TODAY, in Part Two of Scotzine’s salute to Denis Law, Scotland’s favourite footballing son, we continue to trace his remarkable international comeback.
These are EXCLUSIVE extracts from Alex Gordon’s book, ‘DENIS LAW: King and Country’, which was published by Arena Sport in 2013.
DENIS LAW and his international team-mates were allowed to spend some time with their families during the brief summer interlude, but they were all back in place again by the time the Brazil Independence Cup kicked off in Belo Horizonte on 29 June.
A disappointing crowd of only 4,000 bothered to attend at the Estadio Mineiro for the game against Yugoslavia which was a pity because they missed a stirring, rousing confrontation. Law started alongside Celtic’s pint-sized predator Lou Macari who would later become a teammate at Manchester United, bought for £200,000 by Tommy Docherty, an obvious admirer of the player.
The Doc sprung a surprise by giving Partick Thistle defender Alex Forsyth his first cap. John Hansen, brother of Alan, also made his international debut, coming on for Firhill teammate Forsyth at the start of the second-half. In searing temperatures of 80 degrees, Macari enhanced his growing reputation by turning in a cross from Willie Morgan in the 40th minute. Dusan Bajevic equalised just after the hour, but Macari responded immediately by giving the Scots the advantage again, once more set up by Morgan.
It seemed as though Manchester United winger Morgan could do no wrong, but he slipped up in the 77th minute when he missed a penalty-kick. Yugoslavia took full advantage with the leveller from substitute Jure Jerkovic near the end.
Law lasted 76 minutes in uncomfortable conditions before being replaced by Jimmy Bone and would play 78 minutes in the next match, a goalless draw with Czechoslovakia in Porto Alegre watched by a crowd of 15,000. Law, substituted by Colin Stein, had started the match up front alongside Macari and it was a pairing that more than satisfied the manager.
‘They dovetail perfectly. They are a good mix, they both put a lot of energy into their game and there are goals in them, too.’ The next game was the one in which everyone wanted to be involved; Brazil in the Maracana, the massive grey bowl of a stadium in Rio de Janeiro. A crowd of 130,000 was there to witness the action on 5 July. Scotland were earning good reviews in South America and were undoubtedly making friends with their enterprising, entertaining style of play.
The Brazilians had Jairzinho, who had scored in every round of the 1970 World Cup Finals, leading the attack, abandoning his more orthodox outside-right role, and also gave starts to Roberto Rivelino, Hercules Brito, Clodoaldo, Gerson and Tostao, five of the team that beat Italy 4-1 to claim the trophy in Mexico. Law and Macari were once again the double spearhead with Aberdeen’s Bobby Clark preferred to Ally Hunter in goal for the second successive game.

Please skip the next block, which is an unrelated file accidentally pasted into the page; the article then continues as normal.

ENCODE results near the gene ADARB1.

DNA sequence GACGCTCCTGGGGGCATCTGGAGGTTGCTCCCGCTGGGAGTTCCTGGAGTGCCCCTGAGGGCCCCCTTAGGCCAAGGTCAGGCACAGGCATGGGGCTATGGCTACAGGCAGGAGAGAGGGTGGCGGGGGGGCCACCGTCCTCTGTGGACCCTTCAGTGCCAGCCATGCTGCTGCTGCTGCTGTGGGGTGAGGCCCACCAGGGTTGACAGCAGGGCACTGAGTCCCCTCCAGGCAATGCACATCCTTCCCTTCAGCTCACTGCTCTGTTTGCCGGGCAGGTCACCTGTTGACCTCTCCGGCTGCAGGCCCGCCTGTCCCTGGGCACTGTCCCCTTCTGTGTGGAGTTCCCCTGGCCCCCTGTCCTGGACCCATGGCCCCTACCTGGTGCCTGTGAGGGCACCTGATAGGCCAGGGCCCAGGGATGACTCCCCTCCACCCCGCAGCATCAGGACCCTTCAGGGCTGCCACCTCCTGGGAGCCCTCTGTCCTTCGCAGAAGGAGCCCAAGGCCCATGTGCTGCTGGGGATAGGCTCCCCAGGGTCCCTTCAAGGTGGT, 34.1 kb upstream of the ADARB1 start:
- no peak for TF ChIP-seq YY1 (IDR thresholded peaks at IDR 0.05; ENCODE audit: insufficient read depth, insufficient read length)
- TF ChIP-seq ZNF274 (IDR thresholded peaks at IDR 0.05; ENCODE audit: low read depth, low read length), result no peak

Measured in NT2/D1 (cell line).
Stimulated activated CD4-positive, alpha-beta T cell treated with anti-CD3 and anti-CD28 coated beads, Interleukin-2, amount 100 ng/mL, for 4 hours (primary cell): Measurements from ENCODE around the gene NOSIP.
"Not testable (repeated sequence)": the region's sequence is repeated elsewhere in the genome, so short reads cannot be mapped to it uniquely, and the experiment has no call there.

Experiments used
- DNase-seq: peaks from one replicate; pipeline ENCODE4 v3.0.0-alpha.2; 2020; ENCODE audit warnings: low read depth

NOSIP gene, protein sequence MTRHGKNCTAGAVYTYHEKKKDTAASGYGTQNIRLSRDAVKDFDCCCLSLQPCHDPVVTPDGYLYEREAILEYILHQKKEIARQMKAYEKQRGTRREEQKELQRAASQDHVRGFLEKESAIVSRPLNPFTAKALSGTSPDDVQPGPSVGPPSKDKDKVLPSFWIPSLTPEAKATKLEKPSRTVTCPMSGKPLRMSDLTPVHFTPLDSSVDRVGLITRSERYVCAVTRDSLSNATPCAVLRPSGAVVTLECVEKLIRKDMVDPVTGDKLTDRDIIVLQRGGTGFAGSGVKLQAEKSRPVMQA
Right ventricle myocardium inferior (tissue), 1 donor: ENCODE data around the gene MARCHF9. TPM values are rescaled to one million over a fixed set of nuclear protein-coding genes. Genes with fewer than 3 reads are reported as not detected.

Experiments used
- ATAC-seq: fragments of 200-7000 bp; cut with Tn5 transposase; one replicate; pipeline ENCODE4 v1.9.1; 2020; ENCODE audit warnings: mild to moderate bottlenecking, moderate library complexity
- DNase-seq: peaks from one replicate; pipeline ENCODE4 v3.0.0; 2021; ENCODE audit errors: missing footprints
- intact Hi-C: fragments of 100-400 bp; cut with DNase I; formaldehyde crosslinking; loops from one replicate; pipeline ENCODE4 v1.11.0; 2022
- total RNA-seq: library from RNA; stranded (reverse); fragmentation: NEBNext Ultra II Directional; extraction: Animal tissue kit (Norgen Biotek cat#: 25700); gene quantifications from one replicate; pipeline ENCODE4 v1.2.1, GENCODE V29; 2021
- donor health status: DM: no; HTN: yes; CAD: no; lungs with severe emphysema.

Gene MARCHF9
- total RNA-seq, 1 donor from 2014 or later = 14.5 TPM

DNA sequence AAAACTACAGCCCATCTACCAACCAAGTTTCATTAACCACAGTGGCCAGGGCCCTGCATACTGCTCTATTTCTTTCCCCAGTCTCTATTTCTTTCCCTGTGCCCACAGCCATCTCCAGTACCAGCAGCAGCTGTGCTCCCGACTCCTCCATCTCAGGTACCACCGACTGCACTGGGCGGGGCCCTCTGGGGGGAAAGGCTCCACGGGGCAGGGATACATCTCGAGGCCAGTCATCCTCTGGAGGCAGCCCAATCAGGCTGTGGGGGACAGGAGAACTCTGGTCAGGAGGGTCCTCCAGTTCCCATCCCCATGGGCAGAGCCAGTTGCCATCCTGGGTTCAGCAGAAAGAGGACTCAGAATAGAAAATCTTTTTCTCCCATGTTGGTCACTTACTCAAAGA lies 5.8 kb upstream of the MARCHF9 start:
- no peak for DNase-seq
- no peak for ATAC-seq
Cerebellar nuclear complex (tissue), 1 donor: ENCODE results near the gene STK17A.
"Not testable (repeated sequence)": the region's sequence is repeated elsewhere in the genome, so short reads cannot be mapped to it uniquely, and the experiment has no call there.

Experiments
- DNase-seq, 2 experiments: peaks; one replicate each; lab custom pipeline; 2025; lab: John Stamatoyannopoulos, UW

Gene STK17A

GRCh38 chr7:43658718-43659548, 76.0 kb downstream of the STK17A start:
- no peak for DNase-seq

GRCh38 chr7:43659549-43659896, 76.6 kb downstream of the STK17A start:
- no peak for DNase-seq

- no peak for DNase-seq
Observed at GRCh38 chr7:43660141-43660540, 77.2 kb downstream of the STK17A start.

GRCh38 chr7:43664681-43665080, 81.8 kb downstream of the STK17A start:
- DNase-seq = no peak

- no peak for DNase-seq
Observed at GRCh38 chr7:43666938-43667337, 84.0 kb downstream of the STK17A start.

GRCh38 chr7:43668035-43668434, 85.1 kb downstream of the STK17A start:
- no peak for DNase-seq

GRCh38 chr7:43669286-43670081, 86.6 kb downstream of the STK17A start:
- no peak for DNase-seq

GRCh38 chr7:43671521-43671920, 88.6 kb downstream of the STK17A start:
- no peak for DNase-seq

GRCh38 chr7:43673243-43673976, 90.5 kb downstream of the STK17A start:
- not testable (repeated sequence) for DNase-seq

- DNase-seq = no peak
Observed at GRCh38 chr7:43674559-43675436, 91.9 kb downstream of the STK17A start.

Alex Forsyth, Eddie Colquhoun, Martin Buchan and Willie Donachie made up the back four with a midfield of Willie Morgan, Billy Bremner, George Graham and Asa Hartford backing up Law and Macari. Everything was going according to plan, but Jairzinho spoiled the party 10 minutes from the end with the game’s solitary goal.
The Doc was far from despondent. ‘We came to put on a show and I think we managed that. I am so proud of the boys, they were a credit to their country. There wasn’t a failure in sight and everyone played their part.’
The Brazilian Press again marvelled at the Scots and quizzed if Denis Law was really 32-years-old such was the impact he had made in the mini-tournament. The South American hacks rated Law as ‘a phenomenon’ and Docherty as ‘a master strategist’.
They also acclaimed Partick Thistle full-back Alex Forsyth who, oddly, would only win another seven caps. Like Macari, he had done well enough to be noted by the manager and he was also snapped up for Manchester United once Docherty had quit the international post.
Law would go on to play in the World Cup Finals in West Germany in 1974 – but that’s a story for another day!
TOMORROW: Denis Law: My Hero! A Rangers legend has his say.